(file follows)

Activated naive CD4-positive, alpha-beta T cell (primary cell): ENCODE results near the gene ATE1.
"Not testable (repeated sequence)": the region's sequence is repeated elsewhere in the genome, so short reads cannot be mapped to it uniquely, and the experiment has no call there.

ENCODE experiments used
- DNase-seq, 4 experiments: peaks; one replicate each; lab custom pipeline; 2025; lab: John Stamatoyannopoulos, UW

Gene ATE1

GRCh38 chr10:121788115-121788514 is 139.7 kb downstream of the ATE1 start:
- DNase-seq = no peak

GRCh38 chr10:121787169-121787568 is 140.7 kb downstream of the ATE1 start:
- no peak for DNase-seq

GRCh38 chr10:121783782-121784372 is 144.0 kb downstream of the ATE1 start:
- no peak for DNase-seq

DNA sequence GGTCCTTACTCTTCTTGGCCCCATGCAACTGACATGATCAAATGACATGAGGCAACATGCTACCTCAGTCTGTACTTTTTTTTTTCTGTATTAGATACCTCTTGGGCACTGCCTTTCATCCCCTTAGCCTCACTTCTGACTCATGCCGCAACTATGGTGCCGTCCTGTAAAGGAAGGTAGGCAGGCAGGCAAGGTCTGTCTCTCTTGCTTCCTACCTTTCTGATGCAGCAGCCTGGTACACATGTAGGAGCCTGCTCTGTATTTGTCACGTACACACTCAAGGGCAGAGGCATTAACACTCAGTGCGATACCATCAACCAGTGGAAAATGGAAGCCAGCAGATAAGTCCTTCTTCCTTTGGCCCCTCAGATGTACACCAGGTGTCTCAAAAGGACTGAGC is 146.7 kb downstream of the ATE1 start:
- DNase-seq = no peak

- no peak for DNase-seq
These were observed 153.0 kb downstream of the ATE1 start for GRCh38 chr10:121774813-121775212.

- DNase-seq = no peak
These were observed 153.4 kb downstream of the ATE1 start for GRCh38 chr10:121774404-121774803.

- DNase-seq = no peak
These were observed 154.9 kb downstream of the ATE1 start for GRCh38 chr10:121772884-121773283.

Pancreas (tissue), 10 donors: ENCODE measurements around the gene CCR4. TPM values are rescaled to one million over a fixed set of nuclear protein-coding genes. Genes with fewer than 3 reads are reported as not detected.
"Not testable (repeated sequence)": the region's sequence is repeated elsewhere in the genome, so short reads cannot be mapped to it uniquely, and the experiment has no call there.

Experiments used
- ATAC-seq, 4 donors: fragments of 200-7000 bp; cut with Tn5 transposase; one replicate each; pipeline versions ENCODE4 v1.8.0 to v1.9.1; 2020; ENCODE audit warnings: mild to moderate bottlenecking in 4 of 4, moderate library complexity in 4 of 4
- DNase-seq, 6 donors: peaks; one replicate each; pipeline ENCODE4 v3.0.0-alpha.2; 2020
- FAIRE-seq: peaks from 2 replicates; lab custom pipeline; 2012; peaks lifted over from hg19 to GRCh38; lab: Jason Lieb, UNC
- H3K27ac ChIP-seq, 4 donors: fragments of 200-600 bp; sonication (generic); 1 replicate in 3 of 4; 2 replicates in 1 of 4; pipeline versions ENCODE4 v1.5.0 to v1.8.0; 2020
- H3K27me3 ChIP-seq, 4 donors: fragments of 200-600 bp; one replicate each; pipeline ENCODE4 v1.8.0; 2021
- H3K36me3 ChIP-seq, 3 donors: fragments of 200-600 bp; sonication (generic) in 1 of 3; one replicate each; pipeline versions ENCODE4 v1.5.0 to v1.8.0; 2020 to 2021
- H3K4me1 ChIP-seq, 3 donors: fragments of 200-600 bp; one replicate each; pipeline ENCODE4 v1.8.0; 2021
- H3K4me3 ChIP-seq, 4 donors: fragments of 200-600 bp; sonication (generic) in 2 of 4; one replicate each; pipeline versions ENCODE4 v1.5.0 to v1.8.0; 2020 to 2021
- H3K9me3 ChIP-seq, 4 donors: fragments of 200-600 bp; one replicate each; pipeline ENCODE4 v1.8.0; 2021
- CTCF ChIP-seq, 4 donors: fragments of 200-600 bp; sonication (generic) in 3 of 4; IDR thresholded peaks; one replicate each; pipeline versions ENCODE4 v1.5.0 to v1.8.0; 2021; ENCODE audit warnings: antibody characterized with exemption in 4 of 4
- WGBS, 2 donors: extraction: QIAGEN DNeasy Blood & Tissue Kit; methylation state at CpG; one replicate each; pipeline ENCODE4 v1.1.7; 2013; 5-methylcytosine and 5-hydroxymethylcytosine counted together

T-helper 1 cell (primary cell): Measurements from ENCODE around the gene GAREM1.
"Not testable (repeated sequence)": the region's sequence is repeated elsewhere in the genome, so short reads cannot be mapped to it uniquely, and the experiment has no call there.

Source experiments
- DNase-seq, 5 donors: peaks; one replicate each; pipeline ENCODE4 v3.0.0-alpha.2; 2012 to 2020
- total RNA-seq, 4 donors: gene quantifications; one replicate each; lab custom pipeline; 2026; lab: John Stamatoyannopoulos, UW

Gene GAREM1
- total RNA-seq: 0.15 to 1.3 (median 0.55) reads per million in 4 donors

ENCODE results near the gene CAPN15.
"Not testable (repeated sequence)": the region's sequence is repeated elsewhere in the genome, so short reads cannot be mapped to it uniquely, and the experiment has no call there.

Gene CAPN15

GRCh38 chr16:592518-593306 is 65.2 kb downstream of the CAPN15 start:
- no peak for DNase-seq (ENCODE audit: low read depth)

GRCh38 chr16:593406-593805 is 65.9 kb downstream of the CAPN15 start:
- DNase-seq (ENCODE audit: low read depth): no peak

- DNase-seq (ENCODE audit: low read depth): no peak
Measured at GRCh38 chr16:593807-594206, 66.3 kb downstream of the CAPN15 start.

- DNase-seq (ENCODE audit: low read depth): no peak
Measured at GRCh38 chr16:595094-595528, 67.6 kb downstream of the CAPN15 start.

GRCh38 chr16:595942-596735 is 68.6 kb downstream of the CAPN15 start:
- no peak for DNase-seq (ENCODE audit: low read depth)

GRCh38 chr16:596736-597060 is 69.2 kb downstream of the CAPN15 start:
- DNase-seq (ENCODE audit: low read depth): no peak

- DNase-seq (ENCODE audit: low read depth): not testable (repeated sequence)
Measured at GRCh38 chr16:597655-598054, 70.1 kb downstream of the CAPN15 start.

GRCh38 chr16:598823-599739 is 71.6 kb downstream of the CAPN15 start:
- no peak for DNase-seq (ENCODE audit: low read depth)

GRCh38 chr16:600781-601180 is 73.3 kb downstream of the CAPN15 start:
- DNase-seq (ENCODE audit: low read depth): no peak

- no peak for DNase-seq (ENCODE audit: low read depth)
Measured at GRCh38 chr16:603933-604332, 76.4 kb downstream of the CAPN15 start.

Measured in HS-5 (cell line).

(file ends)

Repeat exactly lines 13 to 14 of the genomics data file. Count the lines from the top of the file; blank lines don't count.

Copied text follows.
- DNase-seq = no peak

- no peak for DNase-seq